hong kong 2010
On Wednesday, we decided to take the trolley to the Jardine House building, where the Hong Kong Tourism Association has an office…or so they did in 1993. Only it appears that they moved out about six years ago (according to the bookstore now in it’s place). Oh, and it’s now also called the HKTB (Board, not Association) and it’s across the harbour on the Kowloon side at the Star Ferry pier. Oh well, this was a good chance to let Pili ride the Star Ferry which is another one of those “rights-of-passage” things that travelers just have to do when visiting Hong Kong. The Star Ferry runs just as often as it has since 1898, but these days you’re more likely to find tourists on it than commuters and this day was no exception.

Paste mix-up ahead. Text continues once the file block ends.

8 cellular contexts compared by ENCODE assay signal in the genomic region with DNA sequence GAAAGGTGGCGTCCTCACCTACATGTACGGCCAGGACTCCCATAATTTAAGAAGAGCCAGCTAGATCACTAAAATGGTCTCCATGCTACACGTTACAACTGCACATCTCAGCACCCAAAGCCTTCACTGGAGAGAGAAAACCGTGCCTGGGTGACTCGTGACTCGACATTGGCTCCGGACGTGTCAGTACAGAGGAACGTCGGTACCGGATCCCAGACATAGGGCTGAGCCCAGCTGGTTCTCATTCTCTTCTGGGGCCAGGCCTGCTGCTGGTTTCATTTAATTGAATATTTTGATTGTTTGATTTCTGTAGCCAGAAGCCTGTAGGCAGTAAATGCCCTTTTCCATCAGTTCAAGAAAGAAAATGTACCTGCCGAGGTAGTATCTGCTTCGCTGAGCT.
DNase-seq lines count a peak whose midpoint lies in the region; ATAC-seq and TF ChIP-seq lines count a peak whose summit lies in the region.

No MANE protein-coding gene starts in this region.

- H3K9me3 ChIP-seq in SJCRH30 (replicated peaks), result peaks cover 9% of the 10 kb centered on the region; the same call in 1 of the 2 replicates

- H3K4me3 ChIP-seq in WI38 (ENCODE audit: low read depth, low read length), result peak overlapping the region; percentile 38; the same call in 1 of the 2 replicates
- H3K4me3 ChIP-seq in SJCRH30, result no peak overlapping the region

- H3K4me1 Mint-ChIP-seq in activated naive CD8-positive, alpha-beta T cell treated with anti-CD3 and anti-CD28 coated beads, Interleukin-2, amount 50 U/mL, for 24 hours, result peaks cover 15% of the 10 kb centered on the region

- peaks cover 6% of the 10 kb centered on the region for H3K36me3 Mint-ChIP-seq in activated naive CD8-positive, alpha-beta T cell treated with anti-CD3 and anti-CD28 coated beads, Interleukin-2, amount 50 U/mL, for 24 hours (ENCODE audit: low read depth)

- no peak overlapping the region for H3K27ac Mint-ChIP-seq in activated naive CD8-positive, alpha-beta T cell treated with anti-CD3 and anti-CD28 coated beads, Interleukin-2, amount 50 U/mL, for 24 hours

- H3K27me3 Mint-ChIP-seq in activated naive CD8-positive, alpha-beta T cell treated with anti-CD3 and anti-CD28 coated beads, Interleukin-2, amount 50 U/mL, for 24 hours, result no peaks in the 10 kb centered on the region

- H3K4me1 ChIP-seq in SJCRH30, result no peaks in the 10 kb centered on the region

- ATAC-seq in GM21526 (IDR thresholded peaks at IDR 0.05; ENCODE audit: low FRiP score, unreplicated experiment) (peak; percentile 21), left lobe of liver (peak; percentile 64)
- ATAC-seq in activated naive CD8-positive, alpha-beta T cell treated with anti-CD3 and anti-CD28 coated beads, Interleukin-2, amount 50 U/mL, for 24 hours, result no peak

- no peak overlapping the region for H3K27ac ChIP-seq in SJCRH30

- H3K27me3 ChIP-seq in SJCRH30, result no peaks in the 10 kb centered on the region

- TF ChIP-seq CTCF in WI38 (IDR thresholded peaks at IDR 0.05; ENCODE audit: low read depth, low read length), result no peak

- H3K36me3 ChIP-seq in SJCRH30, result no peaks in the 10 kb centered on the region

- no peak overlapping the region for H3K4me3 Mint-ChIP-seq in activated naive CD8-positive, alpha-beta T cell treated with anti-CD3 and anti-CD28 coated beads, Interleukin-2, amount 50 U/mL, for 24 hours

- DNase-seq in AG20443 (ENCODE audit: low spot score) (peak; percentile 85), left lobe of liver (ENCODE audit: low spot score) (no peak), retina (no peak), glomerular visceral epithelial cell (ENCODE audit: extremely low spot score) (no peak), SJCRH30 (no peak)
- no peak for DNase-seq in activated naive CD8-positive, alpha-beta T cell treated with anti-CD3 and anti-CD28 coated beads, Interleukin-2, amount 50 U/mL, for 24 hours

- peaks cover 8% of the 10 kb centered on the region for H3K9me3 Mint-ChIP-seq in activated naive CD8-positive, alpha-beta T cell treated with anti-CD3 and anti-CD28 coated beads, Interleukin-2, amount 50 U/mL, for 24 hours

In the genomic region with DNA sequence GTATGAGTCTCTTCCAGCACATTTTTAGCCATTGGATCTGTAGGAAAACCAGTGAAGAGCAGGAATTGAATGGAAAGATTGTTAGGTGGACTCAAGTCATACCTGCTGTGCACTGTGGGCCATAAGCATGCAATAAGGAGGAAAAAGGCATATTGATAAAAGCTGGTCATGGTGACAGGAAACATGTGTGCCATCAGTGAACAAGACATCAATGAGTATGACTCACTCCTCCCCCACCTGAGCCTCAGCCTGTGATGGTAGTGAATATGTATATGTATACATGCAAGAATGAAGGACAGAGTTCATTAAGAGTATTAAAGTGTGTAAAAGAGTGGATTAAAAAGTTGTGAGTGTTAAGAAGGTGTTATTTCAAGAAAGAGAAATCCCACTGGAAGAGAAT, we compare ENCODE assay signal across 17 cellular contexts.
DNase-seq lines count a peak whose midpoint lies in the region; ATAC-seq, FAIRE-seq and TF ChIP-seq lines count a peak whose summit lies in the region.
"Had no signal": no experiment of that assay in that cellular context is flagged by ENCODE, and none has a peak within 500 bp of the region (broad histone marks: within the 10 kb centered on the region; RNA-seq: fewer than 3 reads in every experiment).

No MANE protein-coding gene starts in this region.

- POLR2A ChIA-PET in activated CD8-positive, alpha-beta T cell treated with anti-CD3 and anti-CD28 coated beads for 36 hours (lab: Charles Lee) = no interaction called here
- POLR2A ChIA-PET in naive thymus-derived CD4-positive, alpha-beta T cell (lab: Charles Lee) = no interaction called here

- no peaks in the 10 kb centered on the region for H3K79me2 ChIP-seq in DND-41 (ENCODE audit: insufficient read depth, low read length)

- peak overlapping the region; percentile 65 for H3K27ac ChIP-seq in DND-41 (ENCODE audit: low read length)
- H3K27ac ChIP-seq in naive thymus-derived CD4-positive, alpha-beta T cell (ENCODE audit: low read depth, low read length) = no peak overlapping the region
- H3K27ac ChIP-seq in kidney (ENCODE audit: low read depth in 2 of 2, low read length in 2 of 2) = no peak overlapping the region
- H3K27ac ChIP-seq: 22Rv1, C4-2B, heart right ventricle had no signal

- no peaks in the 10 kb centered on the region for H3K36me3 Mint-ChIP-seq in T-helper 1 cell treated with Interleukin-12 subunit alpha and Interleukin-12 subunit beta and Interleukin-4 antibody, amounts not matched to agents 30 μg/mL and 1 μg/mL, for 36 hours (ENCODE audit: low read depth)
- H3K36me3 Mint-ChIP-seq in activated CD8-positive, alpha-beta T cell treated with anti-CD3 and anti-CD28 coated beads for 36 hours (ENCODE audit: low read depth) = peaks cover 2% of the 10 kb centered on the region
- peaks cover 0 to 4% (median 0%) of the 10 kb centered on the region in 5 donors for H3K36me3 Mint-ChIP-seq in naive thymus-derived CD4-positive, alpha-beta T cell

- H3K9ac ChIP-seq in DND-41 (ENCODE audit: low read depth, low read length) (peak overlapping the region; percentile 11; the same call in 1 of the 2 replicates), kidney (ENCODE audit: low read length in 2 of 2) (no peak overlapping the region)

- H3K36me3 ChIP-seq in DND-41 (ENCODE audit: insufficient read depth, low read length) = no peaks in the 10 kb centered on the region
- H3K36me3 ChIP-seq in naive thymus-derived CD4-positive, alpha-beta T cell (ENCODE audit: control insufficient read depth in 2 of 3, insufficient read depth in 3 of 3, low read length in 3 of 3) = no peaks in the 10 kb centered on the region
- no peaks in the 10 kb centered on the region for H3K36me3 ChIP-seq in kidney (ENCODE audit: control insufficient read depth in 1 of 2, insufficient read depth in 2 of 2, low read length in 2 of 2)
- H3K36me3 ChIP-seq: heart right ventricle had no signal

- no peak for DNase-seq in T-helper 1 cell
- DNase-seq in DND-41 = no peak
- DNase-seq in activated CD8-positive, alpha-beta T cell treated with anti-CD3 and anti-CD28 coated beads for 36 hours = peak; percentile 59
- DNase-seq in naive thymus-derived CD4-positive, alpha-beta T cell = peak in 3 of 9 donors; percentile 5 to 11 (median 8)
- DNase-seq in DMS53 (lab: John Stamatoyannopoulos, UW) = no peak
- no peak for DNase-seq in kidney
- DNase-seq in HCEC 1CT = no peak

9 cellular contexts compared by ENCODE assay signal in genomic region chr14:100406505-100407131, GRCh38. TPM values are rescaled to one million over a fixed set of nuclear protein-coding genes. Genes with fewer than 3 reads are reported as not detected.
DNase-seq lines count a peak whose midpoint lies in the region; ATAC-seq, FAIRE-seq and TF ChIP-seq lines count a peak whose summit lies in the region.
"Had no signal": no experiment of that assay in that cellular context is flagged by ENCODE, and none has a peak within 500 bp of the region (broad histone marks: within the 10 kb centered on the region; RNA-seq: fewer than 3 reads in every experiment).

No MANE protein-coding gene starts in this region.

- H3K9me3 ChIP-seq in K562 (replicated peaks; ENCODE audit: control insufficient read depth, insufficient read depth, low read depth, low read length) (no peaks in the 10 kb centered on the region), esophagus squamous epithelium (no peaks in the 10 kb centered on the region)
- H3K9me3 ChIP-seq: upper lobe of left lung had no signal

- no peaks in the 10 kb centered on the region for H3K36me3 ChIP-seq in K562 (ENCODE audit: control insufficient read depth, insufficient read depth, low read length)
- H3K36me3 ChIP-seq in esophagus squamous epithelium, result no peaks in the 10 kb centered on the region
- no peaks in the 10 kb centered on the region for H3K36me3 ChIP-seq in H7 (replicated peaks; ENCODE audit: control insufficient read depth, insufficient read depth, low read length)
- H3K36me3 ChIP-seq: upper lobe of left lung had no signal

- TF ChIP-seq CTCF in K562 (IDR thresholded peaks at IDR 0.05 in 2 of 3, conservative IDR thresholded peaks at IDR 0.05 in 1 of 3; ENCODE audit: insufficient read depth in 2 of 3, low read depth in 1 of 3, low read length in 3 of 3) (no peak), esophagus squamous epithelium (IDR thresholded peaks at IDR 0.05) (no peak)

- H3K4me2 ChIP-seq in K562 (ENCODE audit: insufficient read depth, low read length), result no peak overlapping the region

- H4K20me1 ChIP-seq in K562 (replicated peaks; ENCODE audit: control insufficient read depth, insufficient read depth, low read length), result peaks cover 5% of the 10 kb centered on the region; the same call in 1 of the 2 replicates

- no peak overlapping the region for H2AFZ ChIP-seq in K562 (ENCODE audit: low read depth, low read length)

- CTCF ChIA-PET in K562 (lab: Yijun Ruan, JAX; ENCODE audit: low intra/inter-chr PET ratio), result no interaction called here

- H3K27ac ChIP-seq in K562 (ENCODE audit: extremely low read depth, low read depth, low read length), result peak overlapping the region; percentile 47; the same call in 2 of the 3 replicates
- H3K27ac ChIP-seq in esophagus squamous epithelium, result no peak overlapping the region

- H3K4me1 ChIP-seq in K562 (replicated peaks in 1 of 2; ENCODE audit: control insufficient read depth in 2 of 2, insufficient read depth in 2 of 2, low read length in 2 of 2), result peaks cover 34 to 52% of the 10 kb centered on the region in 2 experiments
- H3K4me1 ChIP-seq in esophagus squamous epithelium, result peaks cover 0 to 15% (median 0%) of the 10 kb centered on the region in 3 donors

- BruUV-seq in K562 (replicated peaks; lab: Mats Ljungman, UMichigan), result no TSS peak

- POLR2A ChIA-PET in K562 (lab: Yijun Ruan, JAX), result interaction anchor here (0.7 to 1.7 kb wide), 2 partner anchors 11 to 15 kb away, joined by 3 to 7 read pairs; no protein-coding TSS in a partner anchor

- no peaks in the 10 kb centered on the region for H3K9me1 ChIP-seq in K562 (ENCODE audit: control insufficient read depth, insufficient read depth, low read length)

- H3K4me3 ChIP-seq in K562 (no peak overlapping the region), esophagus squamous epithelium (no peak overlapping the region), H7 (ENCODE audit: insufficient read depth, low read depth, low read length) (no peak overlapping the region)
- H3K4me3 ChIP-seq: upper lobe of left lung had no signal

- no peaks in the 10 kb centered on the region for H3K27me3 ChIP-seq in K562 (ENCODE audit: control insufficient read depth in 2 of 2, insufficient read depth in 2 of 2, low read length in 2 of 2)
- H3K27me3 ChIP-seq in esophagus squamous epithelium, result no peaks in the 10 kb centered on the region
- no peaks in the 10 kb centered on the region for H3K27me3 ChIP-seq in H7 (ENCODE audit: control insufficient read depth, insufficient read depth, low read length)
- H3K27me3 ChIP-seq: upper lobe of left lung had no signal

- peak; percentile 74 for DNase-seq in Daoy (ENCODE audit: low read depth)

After we got off the Star Ferry, we had an authentic Chinese breakfast at a very ethnic restaurant called McDonalds. Way to absorb the local culture, eh? We then made our way to the HKTB to book some tours for our short stay in HK. We booked the Symphony of Lights harbor cruise for that evening to see the light show and the Land Between Tour for the following day. I needed to get a phone number from my e-mail account and found an internet cafe across the street that wanted HK$20 (upfront) for a minimum of 15 minutes of internet access. Now, I’ve used internet cafes all around the world, and two things stuck me as odd: first – paying upfront, never had to do that; and second – the rate of HK$20 for15 mins is about $10 an hour, which is about 5-6x the going rate of most internet cafes in the world. Not that we can’t afford that, but I just didn’t like the place, so we left on principal alone – after all, all I needed was a phone number from an e-mail and I was sure that any of the hundreds of other internet cafes in Kowloon would be more than happy to accommodate us…